Each entry in the “Gems in the rough” series is a collection of tips, explanations, and/or idle observations which I hope will be at least somewhat useful to those of you with websites built by static site generators.
As it turns out, this edition of “Gems in the rough” is mostly about why I decided to revert this website to a couple of earlier configurations. I share these stories on the chance that they might help you justify similar choices, should they be necessary.
Last year, I posted two articles about putting a site’s CSS in the
head, an approach generally called internal CSS. Not long thereafter, I backtracked to my more traditional approach of using separate CSS files (external CSS) in an effort to be friendlier to the caching in visitors’ browsers.
Unfortunately, this didn’t work so well with the long-known overly aggressive caching of the Safari/Webkit combo that’s the only real browser choice Apple allows on iOS. Compared to more modern browser combos like Chrome/Blink and Firefox/Gecko, Safari/Webkit tends to hang onto a site’s old content much longer than it should. This behavior sometimes “broke” my site on Safari/Webkit whenever I made certain significant styling changes.1
In such instances, I couldn’t realistically expect my Safari-using visitors to hassle with manually dumping their browsers’ caches, nor did I want to execute a host-side cache dump.2 Either would resolve the issue each time it arose, but neither was practical.
The bottom line: I’m once again using internal CSS here and probably will keep doing so indefinitely, since I suspect there’s zero likelihood for the foreseeable future that Apple will stop requiring Webkit for iOS browsers.
Update, 2022-01-14: Well, as it turned out, “indefinitely” was pushing it a bit. After a few days of what one might call “CLS hell” whenever one goes from one page to another within the site, due to web fonts’ being loaded anew on each page, I reverted the site to external CSS. (Sigh.)
Further update, 2022-02-01: The actual solution was obvious — give up web fonts. Thus, today (at least for now), I did, and re-reverted the site to internal CSS without “CLS hell.” We’ll see how that works.
Still further update, 2022-02-18: “After further review,” I’m now back to web fonts and back to internal CSS. (Well, mostly internal CSS.) I explain it in this section of the next “Gems in the rough.”
A few months ago, I requested and received access to the beta test of Cloudinary’s ability to provide AVIF images as one of the choices from its
f_auto (auto-format) parameter. AVIFs generally are considerably smaller than competing formats’ versions and are supported by a growing number of browsers, at least on the desktop.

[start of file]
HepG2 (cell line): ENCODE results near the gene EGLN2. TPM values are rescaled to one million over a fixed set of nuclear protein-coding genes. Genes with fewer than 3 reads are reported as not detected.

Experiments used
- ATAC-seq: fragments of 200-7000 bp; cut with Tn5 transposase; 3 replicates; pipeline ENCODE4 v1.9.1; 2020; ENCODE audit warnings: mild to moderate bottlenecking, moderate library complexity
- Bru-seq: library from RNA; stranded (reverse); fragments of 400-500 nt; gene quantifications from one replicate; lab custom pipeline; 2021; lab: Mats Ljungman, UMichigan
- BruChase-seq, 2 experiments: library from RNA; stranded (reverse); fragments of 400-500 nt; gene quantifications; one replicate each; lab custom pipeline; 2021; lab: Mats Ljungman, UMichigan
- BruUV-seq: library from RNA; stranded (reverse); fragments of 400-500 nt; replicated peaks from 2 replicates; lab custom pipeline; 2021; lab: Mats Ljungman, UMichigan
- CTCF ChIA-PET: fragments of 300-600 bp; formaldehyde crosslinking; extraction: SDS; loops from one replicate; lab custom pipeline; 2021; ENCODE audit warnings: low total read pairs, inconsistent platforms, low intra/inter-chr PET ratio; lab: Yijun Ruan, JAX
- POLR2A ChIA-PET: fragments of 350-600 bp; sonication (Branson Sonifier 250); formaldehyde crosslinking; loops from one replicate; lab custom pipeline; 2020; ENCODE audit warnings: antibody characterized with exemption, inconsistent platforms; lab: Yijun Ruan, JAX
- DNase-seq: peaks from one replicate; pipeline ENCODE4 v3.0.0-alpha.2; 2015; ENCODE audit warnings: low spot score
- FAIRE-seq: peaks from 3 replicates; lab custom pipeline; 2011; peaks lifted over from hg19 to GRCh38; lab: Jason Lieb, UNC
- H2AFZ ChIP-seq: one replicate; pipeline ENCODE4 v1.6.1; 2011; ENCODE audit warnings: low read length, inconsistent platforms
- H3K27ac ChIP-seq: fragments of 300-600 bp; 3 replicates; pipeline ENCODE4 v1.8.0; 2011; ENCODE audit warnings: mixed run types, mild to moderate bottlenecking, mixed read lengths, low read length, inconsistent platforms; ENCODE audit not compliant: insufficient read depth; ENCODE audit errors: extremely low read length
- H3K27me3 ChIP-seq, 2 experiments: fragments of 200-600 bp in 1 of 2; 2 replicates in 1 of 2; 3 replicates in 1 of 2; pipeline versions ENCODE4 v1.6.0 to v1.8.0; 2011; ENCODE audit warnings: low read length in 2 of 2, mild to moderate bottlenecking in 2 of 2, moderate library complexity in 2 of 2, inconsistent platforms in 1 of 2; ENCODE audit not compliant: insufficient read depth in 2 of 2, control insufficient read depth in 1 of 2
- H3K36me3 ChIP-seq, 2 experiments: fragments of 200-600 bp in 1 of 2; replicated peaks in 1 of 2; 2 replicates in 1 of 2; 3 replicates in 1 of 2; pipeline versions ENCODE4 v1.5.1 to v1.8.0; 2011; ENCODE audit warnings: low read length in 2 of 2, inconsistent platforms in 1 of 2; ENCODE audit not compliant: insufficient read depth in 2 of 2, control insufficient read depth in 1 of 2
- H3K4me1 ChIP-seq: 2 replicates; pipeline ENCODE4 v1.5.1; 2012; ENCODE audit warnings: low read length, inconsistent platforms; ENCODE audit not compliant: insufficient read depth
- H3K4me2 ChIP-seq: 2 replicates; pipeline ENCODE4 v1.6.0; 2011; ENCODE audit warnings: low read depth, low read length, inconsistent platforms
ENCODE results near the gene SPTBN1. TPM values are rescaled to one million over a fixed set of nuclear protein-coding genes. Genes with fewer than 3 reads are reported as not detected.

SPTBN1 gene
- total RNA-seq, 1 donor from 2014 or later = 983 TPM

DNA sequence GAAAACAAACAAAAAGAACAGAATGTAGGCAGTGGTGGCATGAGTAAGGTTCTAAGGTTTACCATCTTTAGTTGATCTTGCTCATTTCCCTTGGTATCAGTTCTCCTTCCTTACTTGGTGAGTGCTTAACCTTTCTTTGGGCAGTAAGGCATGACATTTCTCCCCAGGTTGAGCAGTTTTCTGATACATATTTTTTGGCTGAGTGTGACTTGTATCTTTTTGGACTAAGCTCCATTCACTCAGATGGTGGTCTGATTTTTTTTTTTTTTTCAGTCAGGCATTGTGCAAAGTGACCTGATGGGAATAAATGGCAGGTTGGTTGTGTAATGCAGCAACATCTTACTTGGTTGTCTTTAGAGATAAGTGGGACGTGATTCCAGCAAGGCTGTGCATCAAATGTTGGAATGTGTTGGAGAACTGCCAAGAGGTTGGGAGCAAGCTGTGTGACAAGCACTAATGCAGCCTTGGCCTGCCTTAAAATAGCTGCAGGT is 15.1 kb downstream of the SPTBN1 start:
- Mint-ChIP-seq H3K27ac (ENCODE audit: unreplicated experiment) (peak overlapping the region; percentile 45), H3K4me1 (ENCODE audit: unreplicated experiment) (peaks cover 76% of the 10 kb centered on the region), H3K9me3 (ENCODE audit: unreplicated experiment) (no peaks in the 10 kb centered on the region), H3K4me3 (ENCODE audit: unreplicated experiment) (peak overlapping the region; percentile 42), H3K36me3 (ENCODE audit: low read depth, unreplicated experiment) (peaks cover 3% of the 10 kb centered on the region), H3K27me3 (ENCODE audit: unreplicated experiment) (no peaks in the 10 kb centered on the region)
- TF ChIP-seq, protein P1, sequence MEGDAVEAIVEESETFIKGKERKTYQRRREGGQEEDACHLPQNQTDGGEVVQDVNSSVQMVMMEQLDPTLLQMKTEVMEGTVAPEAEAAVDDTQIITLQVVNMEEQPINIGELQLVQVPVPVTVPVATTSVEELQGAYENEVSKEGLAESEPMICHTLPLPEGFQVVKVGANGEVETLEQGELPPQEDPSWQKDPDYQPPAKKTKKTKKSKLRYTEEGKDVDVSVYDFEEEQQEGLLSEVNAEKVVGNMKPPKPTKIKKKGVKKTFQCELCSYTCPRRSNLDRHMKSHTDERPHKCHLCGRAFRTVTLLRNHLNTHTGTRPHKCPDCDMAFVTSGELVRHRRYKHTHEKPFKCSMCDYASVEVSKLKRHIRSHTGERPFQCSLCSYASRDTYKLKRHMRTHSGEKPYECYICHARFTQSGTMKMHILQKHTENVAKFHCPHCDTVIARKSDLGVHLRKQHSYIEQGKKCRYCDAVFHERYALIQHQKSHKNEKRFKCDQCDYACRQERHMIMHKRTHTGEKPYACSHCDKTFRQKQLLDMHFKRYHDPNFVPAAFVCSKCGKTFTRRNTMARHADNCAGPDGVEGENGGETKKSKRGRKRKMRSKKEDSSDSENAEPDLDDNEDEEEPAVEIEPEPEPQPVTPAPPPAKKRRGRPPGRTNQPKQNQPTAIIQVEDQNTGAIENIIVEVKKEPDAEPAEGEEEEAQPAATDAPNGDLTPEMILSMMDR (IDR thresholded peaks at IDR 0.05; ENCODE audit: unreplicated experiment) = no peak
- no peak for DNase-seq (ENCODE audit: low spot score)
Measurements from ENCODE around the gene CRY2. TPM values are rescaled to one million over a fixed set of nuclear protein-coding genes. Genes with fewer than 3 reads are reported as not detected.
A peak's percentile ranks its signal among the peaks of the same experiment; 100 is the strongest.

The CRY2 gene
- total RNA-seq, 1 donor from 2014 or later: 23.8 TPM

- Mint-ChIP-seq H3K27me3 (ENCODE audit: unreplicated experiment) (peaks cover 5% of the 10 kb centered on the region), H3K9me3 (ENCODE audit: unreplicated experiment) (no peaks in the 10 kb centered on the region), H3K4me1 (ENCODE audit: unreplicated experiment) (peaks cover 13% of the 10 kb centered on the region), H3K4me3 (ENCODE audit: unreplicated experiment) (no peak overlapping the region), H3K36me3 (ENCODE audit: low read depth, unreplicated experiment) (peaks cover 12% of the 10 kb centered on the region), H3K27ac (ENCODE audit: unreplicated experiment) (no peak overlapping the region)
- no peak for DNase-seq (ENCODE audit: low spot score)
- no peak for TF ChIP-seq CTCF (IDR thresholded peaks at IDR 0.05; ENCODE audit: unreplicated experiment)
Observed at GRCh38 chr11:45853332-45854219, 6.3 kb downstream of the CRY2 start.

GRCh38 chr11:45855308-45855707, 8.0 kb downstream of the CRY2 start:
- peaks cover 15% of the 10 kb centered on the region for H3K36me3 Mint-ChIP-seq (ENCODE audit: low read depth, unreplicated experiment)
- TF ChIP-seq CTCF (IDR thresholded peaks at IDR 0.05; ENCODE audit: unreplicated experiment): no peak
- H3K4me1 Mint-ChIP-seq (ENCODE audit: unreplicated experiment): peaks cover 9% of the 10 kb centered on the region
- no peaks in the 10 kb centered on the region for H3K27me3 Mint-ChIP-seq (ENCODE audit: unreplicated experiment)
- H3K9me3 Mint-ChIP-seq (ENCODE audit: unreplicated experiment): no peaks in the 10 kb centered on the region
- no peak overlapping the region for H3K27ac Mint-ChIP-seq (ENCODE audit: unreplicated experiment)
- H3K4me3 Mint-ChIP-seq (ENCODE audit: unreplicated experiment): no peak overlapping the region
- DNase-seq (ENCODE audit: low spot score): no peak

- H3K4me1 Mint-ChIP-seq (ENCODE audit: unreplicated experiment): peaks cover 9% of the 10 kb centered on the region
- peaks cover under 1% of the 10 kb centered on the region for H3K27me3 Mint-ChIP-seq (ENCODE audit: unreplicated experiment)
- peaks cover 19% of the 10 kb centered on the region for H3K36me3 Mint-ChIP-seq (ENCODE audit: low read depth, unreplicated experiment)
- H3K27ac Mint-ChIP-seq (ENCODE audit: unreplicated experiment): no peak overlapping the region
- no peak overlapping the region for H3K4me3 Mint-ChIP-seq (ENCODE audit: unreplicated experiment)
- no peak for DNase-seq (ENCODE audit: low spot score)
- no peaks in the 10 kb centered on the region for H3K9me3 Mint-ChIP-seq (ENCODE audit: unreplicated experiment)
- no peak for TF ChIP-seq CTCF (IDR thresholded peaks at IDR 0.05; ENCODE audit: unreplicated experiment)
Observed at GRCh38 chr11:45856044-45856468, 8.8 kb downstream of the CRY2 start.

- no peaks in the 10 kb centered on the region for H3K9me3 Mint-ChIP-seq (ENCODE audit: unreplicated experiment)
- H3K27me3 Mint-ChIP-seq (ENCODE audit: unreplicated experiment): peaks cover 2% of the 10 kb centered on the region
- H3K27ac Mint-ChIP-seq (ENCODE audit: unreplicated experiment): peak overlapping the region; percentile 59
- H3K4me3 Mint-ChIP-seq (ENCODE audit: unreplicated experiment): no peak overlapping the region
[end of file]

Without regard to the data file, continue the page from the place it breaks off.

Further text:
However, last week, I opted back out of the beta after reading the following in a Cloudinary blog post, “The ROI of Adopting AVIF for Websites,” which confirmed my own anecdotal observations since being on the beta:
. . . despite its rising popularity over the past year, AV1 [the format behind AVIF] has yet to win support on Safari, which relies on the OS rather than WebKit for decoding images. Additionally, since AVIF decoding consumes a lot of CPU and battery, mobile devices are taking a while to jump on the AVIF bandwagon. [Emphasis added.]
While AVIFs have notable advantages, I feel that the horsepower they require when certain devices try to decode them is a bit much at this time. Still, I’ll keep an eye on how browsers and devices evolve to handle AVIFs.
As I was finishing this, I saw the following tweet from the Eleventy account regarding the still-in-beta Eleventy 1.0:
Early docs preview: Add your own custom file extension handler (or override existing ones) in Eleventy 1.0:
This was the #1 top feature request for Eleventy, with 272 👍 votes. Thanks to @jed_fox1 for help on this one!
4:48 PM • January 4, 2022 (UTC)
This will be (is?3) very, very cool stuff (as Slinkity fans already know). Here’s just one example from that aforementioned updated documentation, specifically showing how to add Sass support to an Eleventy 1.x project — and, yes, without all the hassles of the
package.json method I’ve typically used in my own Eleventy-based endeavors.
A host-side cache dump is simple enough to do in most cases, but it then penalizes all your visitors — not just the iOS users — by causing reduced performance for a while. ↩︎
Kinda depends on whether you want to wait for Version 1.0 to reach general availability. I’ve found the 1.0 beta quite stable so far in my own admittedly limited testing, but YMMV. ↩︎